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Network Architecture

What Is Network Architecture?

Network architecture relates to the way a computer network is designed, which includes how the network is logically organized, the physical components used, how associated networks interoperate, and how data is exchanged between devices.

Network Architecture Design Optimization

Optimizing a network architecture's design can improve its security, scalability, or performance by making changes to the hardware, topology, or protocols. Making changes to how a network is arranged, connected, and routed is topology optimization. Hardware optimization involves confirming appropriate speed, compatibility, and quality of your cabling, adjusting the type and quantity of devices used, and balancing for your overall bandwidth, redundancy, and responsiveness needs. Protocol optimization is concerned with finding more efficient protocols, or rules for devices, that are used on the network. Design optimization may focus on one or all of these opportunities.

What Are General Network Architectures?

The four main network architectures are peer-to-peer, client-server, tiered, and hybrid.


The simplest network architecture is peer-to-peer, where all devices on the network are of equal importance and any device can communicate with any other on the network. However, this setup doesn't lend itself well to scaling. This can be handled often with a very simple network topology and structure.


Client-server network architecture involves two different device types: clients and servers. Servers deliver services to clients that request them. It is more complex than a simple peer to peer network, and also requires more networking hardware, and designs around how network traffic would flow. This has moderate scalability and security options.


Tiered architecture is the most scalable for networks that may need to grow in the future. Different tiers fulfill different functions. For example, one tier may be responsible for data communication, another for data processing, and a third for data storage. Large networks can be built effectively on tiered architecture due to their capacity to scale. This is the most complex of the three main types outlined here, and requires a large amount of forethought and design to make the most of your capacity and security options.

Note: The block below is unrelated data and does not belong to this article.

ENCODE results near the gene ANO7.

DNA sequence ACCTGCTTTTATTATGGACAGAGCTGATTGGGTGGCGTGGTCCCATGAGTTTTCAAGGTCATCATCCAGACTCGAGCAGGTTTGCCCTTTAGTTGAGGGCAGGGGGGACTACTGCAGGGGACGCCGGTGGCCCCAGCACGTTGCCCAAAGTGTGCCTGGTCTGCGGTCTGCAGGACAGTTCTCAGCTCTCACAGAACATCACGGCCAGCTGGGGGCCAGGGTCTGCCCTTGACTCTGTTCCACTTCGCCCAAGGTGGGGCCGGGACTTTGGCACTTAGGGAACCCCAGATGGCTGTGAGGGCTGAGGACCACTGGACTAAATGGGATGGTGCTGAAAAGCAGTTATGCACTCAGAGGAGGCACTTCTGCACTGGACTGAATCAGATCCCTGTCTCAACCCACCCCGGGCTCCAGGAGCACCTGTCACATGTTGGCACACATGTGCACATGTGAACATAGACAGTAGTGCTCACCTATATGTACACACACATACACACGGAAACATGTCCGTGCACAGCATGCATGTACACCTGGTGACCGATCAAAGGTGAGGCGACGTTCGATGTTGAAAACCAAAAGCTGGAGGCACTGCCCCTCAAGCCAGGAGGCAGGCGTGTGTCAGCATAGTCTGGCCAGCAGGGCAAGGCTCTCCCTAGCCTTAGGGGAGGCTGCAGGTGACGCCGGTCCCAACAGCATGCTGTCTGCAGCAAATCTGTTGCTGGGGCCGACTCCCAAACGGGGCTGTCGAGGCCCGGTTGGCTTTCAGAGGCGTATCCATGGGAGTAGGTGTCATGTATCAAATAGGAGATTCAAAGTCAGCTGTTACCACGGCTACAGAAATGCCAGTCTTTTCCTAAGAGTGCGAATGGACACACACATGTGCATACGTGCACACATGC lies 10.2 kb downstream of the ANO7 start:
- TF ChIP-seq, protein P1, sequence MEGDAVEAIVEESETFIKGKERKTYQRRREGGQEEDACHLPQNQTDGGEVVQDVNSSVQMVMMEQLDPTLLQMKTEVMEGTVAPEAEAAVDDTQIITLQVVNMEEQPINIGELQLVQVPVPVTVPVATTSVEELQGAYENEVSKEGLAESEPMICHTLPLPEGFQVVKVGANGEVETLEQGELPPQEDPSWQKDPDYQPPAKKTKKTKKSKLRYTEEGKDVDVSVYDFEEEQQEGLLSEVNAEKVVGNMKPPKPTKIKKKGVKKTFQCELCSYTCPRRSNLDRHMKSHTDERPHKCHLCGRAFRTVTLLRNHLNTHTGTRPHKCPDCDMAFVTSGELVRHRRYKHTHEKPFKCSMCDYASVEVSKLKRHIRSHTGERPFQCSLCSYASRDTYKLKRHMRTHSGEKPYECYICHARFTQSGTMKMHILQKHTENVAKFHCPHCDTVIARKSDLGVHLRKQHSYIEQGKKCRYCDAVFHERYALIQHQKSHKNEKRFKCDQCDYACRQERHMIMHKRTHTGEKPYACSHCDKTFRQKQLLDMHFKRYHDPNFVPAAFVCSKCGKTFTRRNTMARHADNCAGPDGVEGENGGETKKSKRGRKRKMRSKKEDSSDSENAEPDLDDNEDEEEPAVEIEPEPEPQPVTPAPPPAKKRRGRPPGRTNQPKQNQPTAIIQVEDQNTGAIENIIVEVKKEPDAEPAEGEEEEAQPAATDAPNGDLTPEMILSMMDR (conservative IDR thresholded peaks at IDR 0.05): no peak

Because of their distinct features, businesses may benefit from hybrid network architecture - a combination of two or more of these types. For example, an organization might use both client-server and peer-to-peer architectures. This allows for functions that are easy to keep the design and costs simpler, while still allowing them to potentially speak to other areas of the company which may require the higher end resources. This does, however, require potentially the most thought out design, so that one area of the environment does not cause issues in the other areas.

What Are the Advantages of a Well-Designed Network Architecture?

When designed well, network architectures can scale to meet the needs of your business, improve the transmission and reception of data, fortify a network against cyberattacks, and save on costs for hardware, software, and maintenance.

What Are the Disadvantages of a Well-Designed Network Architecture?

The previously outlined benefits don't come without costs and difficulty. Well-designed network architecture can be expensive and complicated to design and put into practice. It also requires the right skill,resources to maintain, and time to design it. As long as there is a strong design, however, there are many more advantages to network architecture than disadvantages.

What is an Example of a Network Architecture?

Companies often use a Tiered or Hybrid-style Network Architectural design. The idea behind these designs is they allow for functions to be served by multiple compute resources in an efficient manner, while at the same time keeping an eye on security and performance. An example of this would be a Web Server farm, which has one "Tier" dedicated to handling all Web Hosting traffic, another "Tier" dedicated to handling the data that is served to the Web, and a final "Tier" handling storing the data that is required for the two "Tiers" above it to function properly. This tiered model allows for individual traffic types based on your security model.

How TierPoint Can Help With Network Architecture

Whether your network needs are stable and straightforward, or you're looking for something that scales, TierPoint can help you identify the network architecture that will be best suited to your business, while optimizing spend.

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